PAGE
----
Now that his yearlong partisan push for government-run health care has so far failed to produce legislative results, President Barack Obama wants Republicans to join him for another White House summit to see if he can salvage his proposals. But unless the president and congressional Democrats address the need for tort reform as a critical component of cutting health care costs, a bipartisan solution seems unlikely.
The unsustainable path of rising costs is a serious national problem. Currently, health care spending exceeds $2.5 trillion per year. By 2019, it is expected to top $4.7 trillion per year. Any hope for cost containment would involve comprehensive medical malpractice reform to end the practice of defensive medicine, close the loopholes that allow frivolous lawsuits to clog up the system, and set reasonable limits on jury awards.
The president seems to think that eliminating wasteful spending alone would get Americans on track to more affordable coverage. But the government’s track record of recouping its losses from waste, fraud and abuse leaves something to be desired. In 2008, for example, the government recovered a meager $35 million from criminal prosecution of fraud once enforcement costs were factored in. Real savings would start when Congress tackles the billion-dollar problem of defensive medicine.
Defensive medicine — when doctors order unnecessary and usually expensive tests and procedures in order to avoid lawsuits — is a major contributor to skyrocketing health care costs. As much as $210 billion is spent on defensive medicine annually — equal to $700 for every U.S. man, woman and child. This helps drive up insurance premiums that are already too high for many Americans. And the excessive malpractice litigation inevitably leads to physician shortages — especially among obstetricians, neurosurgeons and emergency room physicians.
Fewer doctors mean reduced access to medical care for everybody. New Jersey, for example, will be short 2,800 family doctors and specialists by the year 2020, according to a recent report from the New Jersey Council of Teaching Hospitals. The reason for the shortage, council President Richard Goldstein says, is a “morale problem” because of the state’s “hostile” environment for doctors and the heightened threat of malpractice lawsuits.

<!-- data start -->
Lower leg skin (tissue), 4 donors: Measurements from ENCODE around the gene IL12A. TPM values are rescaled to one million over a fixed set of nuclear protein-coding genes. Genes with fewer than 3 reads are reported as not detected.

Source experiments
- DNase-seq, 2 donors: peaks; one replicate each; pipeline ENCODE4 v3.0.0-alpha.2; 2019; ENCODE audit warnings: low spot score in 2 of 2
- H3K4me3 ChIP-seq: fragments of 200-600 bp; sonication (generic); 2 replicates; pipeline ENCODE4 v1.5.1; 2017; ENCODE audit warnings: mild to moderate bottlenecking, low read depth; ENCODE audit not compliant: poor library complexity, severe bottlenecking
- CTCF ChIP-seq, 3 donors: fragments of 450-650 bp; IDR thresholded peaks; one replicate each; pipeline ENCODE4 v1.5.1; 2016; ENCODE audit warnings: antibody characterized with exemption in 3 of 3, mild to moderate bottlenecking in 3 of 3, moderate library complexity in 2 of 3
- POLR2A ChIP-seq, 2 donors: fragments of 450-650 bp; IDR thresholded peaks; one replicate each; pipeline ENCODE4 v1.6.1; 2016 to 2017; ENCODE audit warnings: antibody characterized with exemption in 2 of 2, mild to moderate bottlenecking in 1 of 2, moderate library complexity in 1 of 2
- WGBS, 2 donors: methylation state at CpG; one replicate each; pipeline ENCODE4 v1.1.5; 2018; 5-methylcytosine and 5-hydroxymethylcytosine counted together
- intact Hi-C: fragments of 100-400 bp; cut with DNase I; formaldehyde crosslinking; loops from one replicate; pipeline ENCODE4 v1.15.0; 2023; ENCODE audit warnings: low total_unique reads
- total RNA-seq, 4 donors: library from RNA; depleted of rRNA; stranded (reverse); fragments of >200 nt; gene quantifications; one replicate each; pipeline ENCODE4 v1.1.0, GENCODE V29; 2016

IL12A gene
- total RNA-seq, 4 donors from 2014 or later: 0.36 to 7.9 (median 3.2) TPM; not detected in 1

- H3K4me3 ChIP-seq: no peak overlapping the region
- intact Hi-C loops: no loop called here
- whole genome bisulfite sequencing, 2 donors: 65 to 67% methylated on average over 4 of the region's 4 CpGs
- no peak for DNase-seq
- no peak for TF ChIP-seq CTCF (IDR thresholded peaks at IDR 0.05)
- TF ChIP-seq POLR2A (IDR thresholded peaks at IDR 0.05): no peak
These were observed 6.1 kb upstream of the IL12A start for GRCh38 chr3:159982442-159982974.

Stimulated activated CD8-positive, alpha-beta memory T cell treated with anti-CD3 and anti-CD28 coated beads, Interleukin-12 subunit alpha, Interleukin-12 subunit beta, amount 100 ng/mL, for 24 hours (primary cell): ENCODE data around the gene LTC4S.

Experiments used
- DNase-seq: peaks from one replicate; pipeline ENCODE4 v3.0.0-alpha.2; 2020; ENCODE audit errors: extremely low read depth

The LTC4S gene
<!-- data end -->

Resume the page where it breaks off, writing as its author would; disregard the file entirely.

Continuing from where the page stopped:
As long as out-of-control malpractice premiums are built into medical costs, many will never be able to afford coverage. Shamefully, it is estimated that the cost of defensive medicine and the associated liability-based medical care costs account for at least 3.4 million uninsured Americans.
Moreover, the current system is studded with irresponsible lawyers’ fees associated with malpractice claims that do not involve injury or medical error. A large share of the awards goes to pad the pockets of plaintiffs’ attorneys. Recently, the Manhattan Institute concluded that approximately 10 cents of every dollar paid for health care services goes to cover malpractice premiums, defensive medicine and other costs associated with excessive litigation.
Tort reform that reduces frivolous lawsuits and caps outrageous jury awards is a critical component of any solution to bring the cost of health care within reach of every American. So far, however, the president has barely mentioned it.
If bipartisan support is what he’s after, the president needs to do more than host Republicans at the White House for a chat. He’s going to have to get serious about the damage being done to U.S. health care by frivolous lawsuits and the cost of defensive medicine, which real reforms could correct.
Rep. Darrell Issa (R-Calif.) is the ranking member of the Committee on Oversight and Government Reform.